Graham Rahal’s miserable weekend was compounded with a hard solo hit with the Turn 2 exit wall which broke his right-rear suspension on lap 2. Rinus VeeKay pitted under green on lap 4 to trade alternate tires for primaries and go for a three-stop strategy, but he sat idle on pit lane for a crucial few seconds and returned in P23. Rossi was next in for the same tire trade and strategy adjustment on lap 5 and resumed in P22.

David Malukas, running seventh, was next to adopt the three-stop strategy and Santino Ferrucci was in seconds later for the same call. Will Power was the big mover, having leapt to P7 after starting P16 on the favored primary tires. Dixon was up to P8 on the same primaries. Power kept motoring and took P6 from Sato and Dixon took P7 from Colton Herta.

Sato pitted on lap 10 for primaries as Power and Dixon and Palou continued ripping through the field of drivers struggling on alternates. By lap 11, the trio were P3, P5 and P6. Kyle Kirkwood, on primaries, was up to P7 on the same lap.

Power was up to P2 and Dixon to P3 early on lap 12 as their two-stop primary strategy was working to perfection. Polesitter and race leader Josef Newgarden on alternates was lapping at a 1m21s while Power, Dixon and Palou were in the 1m18s range and carving into his advantage. On lap 14, Power pounced on his teammate for the lead and Dixon was by a few corners later; Palou also went by, demoting Newgarden to P4 in a half-lap.

By lap 17, Kirkwood was up to P4, Rossi’s three-stop charge had him up to P5 and Newgarden was 12.0s back from Power in P6. A number of drivers pitted on lap 17 early in the two-stop window and more were expected to follow.

Lap 18 saw Scott McLaughlin spin in Turn 3 and eventually got going after losing a considerable amount of time trying to engage reverse. The rest of the three-stoppers on alternates pitted, including Newgarden, as the possibility of a caution — which never flew — loomed while McLaughlin was getting himself sorted.

A super long pit stop for Helio Castroneves on lap 23, who appeared to have some sort of issue engaging first gear. Kirkwood came in on lap 24 as the first of the two-stoppers on primaries and returned in P9 on primaries. Rossi made his second stop on lap 25; he was then in a position to capitalize on the move to three stops if the leaders struggled on their alternates. He settled in P8.

Power boxed on lap 26 and took primaries again, leaving alternates as his last set to use. Dixon was in at the end of lap 26 and took alternates as Palou pitted as well and also took alternates. The two Ganassi drivers needed to make the alternates last an extraordinary amount of time, which no driver had been able to so far.

Rossi, who was 18s behind leader Power and seven behind Palou in P3 on lap 29, was charging again. By lap 30, he drew the lead down to 13.3s as his pace on primaries was far superior to Power while Dixon and Palou were in full tire-management mode.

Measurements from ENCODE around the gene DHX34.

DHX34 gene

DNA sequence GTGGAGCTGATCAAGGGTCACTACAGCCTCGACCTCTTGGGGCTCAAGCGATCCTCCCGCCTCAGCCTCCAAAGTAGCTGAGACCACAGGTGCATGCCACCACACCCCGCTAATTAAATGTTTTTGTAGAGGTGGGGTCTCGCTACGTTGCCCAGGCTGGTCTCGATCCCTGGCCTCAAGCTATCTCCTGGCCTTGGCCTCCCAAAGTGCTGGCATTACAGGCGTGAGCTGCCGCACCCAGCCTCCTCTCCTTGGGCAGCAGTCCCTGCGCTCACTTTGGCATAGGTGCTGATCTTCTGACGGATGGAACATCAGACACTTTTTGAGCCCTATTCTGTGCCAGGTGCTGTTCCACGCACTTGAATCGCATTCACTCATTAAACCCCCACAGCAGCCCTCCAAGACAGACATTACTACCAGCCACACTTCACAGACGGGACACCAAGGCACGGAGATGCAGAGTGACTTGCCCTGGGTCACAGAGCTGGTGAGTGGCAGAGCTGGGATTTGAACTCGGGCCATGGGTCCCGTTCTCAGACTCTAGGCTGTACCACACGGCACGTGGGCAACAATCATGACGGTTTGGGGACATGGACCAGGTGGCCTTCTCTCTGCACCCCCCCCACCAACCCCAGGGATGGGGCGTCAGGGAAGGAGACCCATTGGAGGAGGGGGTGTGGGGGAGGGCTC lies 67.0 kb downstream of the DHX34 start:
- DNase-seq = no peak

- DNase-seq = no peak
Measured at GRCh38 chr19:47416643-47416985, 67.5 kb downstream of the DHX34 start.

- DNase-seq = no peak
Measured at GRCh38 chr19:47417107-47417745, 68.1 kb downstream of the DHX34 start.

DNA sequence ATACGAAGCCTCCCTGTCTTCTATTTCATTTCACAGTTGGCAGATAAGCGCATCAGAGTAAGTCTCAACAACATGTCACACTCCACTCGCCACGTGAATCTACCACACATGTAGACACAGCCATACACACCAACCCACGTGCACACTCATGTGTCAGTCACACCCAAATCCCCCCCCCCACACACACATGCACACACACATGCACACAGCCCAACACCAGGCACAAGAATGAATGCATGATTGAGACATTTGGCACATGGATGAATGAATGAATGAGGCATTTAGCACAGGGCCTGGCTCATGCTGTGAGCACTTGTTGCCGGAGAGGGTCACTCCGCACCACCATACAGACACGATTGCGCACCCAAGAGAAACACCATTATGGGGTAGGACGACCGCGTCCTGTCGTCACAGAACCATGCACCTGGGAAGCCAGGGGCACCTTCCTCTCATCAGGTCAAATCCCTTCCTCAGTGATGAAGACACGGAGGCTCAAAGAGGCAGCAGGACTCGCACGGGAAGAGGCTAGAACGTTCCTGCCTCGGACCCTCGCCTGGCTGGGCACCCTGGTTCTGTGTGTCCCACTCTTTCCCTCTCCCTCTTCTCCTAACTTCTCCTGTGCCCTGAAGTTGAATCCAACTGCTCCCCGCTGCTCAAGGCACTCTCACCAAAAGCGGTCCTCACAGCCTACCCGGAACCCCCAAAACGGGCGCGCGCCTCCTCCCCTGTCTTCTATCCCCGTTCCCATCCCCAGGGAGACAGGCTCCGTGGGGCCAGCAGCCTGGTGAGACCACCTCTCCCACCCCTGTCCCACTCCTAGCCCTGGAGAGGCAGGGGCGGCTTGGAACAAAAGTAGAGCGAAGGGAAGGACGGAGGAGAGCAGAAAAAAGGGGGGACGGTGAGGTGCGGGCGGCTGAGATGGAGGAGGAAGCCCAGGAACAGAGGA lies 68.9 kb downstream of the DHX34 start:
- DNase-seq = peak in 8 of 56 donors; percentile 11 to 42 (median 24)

By lap 38, Rossi was in Palou’s wheel tracks and 12.8s behind Power and by lap 39 P3 was his after demoting Palou. Power was a full 15.0s up the road from Dixon. His reduced pace also slowed Rossi who saw his gap to Power grow to 16.0s at the start of lap 42.

On Lap 43 Rossi finally get ahead of Dixon who was getting close to pitting for the last time to take primaries. Palou was in on lap 44 for primaries as Rossi’s gap to Power was 18.7s. Dixon, Newgarden and O’Ward all pitted on lap 45. Power stretched his lead to 19.4s on the same lap.

Newgarden, in P10, and O’Ward emerged ahead of Palou as more drivers dove into the pits. Rossi pitted again on lap 47 and returned ahead of Dixon in P4.

Kirkwood pitted from second, went to alternates and smacked the wall with the left-rear on his out-lap, bending the suspension and ending his day. Power was in at the end of lap 50 for alternates and had a 16.0s lead over Rossi by lap 52.

Rossi was running about 1.2s a lap faster and had the lead down to 12.6s on lap 54 of 70.

At 63 laps complete, Power held 10.7s over Rossi as the gap remained stable, but the alternates on the leader’s car appeared to start losing their edge. At the start of lap 65 it was down to 9.4s as the chase was on. Power had Jack Harvey and Jimmie Johnson up ahead and Johnson was kind enough to move over at the start of lap 66 where the lead was down to 7.9s.

At the start of lap 68 Power’s lead to Rossi was cut to 6.5s with Harvey and Santino Ferrucci up ahead. With two laps to go, Rossi came within 5.1s as Ferrucci moved over for Power. The final lap began with Power holding 2.6s over Rossi.

Power won a strategy thriller as Rossi cut the lead to 1.0027s at the finish line with Rinus VeeKay ending the race in the tire barrier behind them.